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1 February 2010 Epiphyton or Macrophyte: Which Primary Producer Attracts the Snail Hebetancylus moricandi?
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Abstract

Relationships between snails, epiphyton, and macrophytes are widely studied because epiphytes decrease light for macrophytes, and snails may benefit the latter when they consume epiphytes. Thus, organic compounds released by macrophytes that attract snails could be an evolutionarily advantageous mechanism. This hypothesis was tested with three species of submerged macrophytes (natives: Egeria najas and Cabomba furcata; exotic: Hydrilla verticillata), which were maintained in microcosms in the presence of ancylid snails. However, the hypothesis of limpet attraction by macrophytes was rejected. Instead, epiphyton attached to E. najas attracted more snails than that attached to the other species. This attraction could be explained by chemical signals (organic compounds), released by certain species of algae that are detected by snails.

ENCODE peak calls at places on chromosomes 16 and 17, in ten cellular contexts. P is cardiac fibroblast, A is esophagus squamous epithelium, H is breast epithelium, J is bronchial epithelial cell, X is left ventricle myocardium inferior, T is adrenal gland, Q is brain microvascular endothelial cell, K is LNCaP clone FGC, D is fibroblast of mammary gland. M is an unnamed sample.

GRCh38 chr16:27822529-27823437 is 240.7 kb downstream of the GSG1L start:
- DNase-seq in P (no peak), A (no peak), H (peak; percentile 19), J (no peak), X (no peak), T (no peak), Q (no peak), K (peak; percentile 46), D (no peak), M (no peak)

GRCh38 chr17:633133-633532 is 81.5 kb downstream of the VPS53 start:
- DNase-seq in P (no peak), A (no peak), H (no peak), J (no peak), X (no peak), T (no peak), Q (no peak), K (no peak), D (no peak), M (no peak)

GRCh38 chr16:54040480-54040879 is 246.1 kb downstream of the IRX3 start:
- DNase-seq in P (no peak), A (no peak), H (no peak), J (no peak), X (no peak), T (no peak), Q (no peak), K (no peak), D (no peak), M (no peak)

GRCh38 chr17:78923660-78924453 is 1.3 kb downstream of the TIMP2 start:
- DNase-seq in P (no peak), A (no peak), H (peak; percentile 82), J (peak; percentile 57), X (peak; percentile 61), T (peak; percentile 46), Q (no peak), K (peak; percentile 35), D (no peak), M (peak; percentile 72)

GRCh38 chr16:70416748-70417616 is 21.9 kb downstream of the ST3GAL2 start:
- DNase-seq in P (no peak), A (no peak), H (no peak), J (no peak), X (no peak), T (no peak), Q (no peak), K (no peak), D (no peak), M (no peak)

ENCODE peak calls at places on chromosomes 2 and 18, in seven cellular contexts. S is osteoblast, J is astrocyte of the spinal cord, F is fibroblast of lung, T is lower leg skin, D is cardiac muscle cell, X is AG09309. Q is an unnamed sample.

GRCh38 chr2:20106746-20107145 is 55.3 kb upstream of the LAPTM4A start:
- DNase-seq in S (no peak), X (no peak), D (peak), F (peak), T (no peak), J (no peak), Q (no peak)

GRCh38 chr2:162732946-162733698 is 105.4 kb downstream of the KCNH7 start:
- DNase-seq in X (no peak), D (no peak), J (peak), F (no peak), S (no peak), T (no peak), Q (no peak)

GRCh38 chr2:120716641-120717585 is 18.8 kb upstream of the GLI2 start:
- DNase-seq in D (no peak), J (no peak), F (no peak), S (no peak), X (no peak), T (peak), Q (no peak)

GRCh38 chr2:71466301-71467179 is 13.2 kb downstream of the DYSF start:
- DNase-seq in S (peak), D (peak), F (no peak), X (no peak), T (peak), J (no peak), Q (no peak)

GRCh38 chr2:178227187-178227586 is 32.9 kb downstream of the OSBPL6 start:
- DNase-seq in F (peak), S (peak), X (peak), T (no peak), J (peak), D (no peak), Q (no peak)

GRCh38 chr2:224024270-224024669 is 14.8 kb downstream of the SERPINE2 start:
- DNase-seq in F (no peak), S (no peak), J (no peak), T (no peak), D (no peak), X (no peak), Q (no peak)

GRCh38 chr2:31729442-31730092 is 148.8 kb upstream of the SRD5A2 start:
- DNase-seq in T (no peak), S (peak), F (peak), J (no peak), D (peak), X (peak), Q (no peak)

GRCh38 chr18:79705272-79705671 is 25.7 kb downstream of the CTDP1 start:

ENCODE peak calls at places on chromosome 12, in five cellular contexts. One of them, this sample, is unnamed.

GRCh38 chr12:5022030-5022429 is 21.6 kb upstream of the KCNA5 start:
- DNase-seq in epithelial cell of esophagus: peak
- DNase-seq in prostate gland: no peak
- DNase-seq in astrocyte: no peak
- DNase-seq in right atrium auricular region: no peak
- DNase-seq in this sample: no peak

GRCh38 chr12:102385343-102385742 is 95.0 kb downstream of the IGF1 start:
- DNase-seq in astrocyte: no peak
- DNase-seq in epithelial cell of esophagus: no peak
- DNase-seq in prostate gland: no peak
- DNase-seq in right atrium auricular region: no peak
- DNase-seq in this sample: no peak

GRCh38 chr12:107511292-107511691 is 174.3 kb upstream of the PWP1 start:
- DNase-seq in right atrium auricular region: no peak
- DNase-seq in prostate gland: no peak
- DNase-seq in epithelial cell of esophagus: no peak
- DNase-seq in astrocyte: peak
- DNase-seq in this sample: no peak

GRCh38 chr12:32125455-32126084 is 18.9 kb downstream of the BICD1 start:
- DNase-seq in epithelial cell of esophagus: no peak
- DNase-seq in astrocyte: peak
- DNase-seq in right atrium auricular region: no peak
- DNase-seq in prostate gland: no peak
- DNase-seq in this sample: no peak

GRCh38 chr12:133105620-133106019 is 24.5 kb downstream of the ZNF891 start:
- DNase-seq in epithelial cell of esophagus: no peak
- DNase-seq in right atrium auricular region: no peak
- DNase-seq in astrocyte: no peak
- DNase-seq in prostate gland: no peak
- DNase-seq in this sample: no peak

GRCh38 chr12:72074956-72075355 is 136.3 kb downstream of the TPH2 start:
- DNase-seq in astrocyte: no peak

Roger Paulo Mormul, Sidinei Magela Thomaz, Márcio José da Silveira, and Liliana Rodrigues "Epiphyton or Macrophyte: Which Primary Producer Attracts the Snail Hebetancylus moricandi?," American Malacological Bulletin 28(2), 127-133, (1 February 2010). https://doi.org/10.4003/006.028.0205
Received: 14 April 2009; Accepted: 5 August 2009; Published: 1 February 2010
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